Dogged Pursuit of Federal Land Takeover
This week in Wyoming, a legislative task force decided to continue considering state ownership of Federal lands. This despite that state’s own Attorney General saying that Utah’s Federal land takeover law, like any effort in Wyoming, is unlikely to succeed because it rests on “weak foundations.” Undeterred, the task force plans to draft a bill to make a whole new committee and study the issue for not one, not two, but four more years. How they imagine the legal underpinnings of the land grab will change during that time, or how they will justify spending more taxpayer money looking at it, is unclear. Speaking of Utah, County Commissioners there argued again that the recent government shutdown makes the case for state ownership. They said that the “only solution is transferring lands to the state.” Presumably they mean the only solution, except for, you know, just keeping the government funded like normal. One of the strongest arguments to counter those for state takeover? As stated in a recent op-ed, Federal public lands are owned by all Americans (never by the states) and held in trust for future generations. And that’s not about to change.

Sunday, November 3, 2013

The Week in Outdoor Policy - November 1st

173659157Tom Flynn tracks policy related to conservation and recreation for the Outdoor Alliance. Most Fridays, he summarizes the week’s top outdoor policy related headlines. With questions, news tips and angry hate mail, email him at tom [at] outdooralliance [dot] net.

Two Pro Public Land Op-eds
With the government shutdown old news already, many are trying to figure out what it all meant. Two recent and highly recommended opinion pieces draw the right conclusions: that the debacle of the shutdown showed us just how valuable public lands are, and how problematic state take over would be. In the first, Black Diamond’s dedicated CEO Peter Metcalf points out how much federal lands are worth, to rural economies, to small businesses like his, to Utahns and to all Americans that visit their public lands in that state. He points a finger directly at the hypocrisy of counties that criticize public lands at every turn – but declare a state of emergency when they are closed. In the second recent piece, the chairman of the Center for American Progress also highlights the economic impact of public lands, especially National Parks, the budget for which has been slashed 13% in the last three years, despite their value and increasing visitation. He also calls on Congress and the Administration to protect more lands, citing the alarming fact that the last Congress was the first Congress since WWII to permanently protect exactly ZERO acres of public land.

Idaho Federal Lands Committee Meets Again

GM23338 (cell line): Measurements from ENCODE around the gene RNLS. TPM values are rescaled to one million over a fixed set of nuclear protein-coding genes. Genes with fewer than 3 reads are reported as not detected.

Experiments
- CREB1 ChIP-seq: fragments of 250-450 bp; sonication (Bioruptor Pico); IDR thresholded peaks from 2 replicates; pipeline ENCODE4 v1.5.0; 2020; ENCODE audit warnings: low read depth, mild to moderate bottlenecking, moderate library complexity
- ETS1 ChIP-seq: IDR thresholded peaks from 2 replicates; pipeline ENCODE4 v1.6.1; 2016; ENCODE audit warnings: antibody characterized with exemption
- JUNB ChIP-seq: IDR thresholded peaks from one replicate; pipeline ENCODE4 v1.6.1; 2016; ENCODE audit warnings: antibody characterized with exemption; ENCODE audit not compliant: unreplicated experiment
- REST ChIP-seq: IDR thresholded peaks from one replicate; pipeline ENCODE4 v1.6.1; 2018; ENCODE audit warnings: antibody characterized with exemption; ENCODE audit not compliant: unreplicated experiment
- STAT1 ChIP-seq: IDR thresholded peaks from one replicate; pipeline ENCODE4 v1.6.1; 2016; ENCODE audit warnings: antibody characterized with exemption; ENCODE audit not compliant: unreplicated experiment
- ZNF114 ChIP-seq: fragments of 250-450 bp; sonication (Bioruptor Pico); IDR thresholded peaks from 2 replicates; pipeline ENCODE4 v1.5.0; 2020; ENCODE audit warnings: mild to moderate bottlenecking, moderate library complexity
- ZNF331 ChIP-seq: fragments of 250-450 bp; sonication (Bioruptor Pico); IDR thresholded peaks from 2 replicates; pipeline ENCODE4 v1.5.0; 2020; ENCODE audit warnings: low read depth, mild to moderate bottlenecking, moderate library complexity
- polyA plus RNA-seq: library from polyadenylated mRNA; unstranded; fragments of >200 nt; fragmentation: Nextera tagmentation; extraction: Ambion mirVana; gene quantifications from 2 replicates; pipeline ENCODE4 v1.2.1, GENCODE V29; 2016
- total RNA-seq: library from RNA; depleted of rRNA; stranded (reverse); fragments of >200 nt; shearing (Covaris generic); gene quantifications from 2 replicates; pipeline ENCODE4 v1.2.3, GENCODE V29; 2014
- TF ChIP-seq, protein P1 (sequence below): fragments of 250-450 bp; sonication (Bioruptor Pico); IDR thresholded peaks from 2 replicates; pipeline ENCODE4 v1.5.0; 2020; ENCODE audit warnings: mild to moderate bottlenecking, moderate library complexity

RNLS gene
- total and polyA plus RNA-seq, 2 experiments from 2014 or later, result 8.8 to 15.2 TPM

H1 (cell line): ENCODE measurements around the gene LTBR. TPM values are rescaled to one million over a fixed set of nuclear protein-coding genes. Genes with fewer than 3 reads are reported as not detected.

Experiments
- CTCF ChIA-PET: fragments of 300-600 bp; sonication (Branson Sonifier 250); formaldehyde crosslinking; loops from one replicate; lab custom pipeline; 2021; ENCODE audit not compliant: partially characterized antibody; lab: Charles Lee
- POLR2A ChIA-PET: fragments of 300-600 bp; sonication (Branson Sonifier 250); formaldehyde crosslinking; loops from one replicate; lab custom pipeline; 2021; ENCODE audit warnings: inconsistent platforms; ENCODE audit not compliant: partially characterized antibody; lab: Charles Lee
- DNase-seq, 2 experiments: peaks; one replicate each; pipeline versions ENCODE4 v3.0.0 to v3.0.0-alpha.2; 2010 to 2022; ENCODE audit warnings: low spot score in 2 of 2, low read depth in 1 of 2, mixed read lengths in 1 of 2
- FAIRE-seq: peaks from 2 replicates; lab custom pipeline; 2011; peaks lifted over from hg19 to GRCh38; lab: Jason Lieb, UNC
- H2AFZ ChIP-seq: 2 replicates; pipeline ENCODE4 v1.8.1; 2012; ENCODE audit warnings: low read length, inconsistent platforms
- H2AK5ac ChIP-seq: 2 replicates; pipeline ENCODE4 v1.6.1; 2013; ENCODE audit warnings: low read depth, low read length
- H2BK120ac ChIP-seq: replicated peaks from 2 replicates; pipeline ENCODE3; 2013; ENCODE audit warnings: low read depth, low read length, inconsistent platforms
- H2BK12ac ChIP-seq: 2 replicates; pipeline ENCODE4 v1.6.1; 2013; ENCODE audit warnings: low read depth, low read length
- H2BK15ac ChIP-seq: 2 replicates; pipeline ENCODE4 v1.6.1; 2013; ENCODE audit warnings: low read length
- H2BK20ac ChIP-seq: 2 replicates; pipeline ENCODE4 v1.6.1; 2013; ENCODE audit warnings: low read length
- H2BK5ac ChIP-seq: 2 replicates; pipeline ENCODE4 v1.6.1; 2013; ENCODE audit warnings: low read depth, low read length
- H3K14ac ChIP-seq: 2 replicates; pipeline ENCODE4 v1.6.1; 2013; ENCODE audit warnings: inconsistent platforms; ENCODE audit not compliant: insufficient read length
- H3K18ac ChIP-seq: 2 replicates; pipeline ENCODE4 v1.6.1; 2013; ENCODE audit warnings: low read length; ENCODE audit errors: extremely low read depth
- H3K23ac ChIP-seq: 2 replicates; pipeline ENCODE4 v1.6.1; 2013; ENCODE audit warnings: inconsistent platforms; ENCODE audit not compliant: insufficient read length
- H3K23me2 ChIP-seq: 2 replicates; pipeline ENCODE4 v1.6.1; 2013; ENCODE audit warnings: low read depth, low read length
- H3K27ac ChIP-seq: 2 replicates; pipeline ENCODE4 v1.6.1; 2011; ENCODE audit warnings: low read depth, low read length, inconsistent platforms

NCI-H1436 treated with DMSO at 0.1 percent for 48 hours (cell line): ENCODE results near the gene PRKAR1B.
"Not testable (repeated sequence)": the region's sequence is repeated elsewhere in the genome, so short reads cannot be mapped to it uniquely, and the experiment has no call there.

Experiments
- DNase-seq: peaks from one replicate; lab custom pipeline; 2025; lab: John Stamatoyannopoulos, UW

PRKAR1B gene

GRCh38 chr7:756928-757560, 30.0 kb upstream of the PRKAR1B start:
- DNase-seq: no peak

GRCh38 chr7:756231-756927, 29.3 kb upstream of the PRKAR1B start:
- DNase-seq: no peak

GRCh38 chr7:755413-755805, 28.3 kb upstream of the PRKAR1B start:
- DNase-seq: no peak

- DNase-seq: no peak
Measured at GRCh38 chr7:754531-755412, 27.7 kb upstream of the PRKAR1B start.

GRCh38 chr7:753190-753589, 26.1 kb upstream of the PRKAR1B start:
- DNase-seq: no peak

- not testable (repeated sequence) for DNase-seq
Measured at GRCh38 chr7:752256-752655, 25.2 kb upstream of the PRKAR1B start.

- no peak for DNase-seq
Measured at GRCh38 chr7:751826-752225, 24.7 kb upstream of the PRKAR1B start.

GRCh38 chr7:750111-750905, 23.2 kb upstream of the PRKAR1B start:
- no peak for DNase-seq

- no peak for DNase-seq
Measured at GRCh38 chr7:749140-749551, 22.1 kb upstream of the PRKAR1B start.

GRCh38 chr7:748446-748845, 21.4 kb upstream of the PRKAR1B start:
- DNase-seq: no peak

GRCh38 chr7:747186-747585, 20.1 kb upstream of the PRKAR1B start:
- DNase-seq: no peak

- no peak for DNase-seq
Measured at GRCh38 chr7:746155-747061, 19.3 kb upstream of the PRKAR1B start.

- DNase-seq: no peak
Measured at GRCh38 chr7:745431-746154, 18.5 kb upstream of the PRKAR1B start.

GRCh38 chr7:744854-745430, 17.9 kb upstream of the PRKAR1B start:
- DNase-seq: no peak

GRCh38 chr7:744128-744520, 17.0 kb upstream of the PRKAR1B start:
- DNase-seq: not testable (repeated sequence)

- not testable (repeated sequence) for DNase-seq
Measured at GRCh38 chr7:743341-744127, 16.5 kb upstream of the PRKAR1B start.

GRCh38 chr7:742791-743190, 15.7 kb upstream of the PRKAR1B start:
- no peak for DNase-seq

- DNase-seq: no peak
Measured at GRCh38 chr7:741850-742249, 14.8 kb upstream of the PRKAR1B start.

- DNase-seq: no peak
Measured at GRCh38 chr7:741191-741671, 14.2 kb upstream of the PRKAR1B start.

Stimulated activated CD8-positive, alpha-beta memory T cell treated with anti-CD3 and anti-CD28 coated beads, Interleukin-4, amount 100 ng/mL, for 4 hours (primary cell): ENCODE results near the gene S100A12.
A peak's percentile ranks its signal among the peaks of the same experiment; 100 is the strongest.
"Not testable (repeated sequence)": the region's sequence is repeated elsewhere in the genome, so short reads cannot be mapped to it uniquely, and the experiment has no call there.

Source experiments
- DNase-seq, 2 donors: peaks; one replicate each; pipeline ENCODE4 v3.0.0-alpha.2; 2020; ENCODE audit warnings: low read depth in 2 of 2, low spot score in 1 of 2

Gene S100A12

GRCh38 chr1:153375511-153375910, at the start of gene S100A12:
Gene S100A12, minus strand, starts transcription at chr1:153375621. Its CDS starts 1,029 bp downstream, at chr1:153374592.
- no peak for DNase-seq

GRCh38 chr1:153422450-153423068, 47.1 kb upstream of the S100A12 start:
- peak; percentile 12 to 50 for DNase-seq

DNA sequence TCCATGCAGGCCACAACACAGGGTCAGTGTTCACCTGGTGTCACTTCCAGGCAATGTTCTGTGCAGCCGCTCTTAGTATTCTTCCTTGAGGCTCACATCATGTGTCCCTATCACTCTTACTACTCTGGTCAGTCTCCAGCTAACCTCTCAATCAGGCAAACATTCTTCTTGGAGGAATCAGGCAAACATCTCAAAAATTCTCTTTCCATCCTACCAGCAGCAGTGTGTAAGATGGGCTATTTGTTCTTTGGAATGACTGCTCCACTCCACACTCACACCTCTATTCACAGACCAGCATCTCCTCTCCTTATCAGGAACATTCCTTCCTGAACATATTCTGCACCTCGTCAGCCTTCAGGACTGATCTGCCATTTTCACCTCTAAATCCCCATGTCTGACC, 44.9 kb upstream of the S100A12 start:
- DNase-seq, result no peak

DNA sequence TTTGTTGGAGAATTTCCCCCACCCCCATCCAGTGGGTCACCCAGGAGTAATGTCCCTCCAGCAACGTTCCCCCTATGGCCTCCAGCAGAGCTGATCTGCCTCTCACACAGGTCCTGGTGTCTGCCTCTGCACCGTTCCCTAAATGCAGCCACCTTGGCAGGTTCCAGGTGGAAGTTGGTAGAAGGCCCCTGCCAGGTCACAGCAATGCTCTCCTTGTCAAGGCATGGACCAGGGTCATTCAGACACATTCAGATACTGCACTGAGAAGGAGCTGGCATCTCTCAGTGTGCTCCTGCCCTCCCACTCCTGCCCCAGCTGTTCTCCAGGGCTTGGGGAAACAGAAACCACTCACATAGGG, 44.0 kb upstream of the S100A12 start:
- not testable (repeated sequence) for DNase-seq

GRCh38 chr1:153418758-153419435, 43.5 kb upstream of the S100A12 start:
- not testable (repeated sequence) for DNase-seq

On Monday, Idaho’s Federal Lands Interim Committee held its second meeting. The Committee is considering if and how the state should take over all Federal public land within its borders, as demanded by the Legislature. This meeting featured 8 hours of testimony from a huge range of interests, the summation of all of which could be, “Who thinks this is a good idea anyways?” With panels on Tribes, wildlife, grazing, conservation and timber, most were openly opposed to state ownership. One tribal representative made the point that if the Feds were going to give the land to anyone, it should be the Tribes. The grazing interests did support the idea – provided they did not have to pay higher fees to use the newly acquired state land (which would almost certainly happen) and that there was no competitive bidding (which doesn’t sound like capitalism). Hopefully the committee recognized that there are some serious questions about all this. For those that love the outdoors, the top questions are, how much public land will have to be sold when the state cannot match what the Federal government pays? And what will happen to some of the best places in Idaho, like the Sawtooths, the Middle Fork of the Salmon or even the Boise Foothills, when they are managed by the state, and therefore no longer public lands? 

Secretary Jewell Delivers a Challenge
Secretary of Interior Sally Jewell gave one of the first major speeches of her term on Thursday, talking about protected places and drilling. She showed that she understands what the outdoors mean to all of us and our economy, saying that public land “drives the economy and feeds the soul.” Crucially, she threw down something of a challenge: Congress should work to protect places, but if they won’t, the Administration will. All of this is an effort to restore some sort of balance between lands leased for energy development and lands permanently protected. Her speech is the latest example of hopeful momentum for consensus-based land protection bills, like that for Hermosa Creek in Colorado, and for National Monument designations, like the Boulder-White Clouds.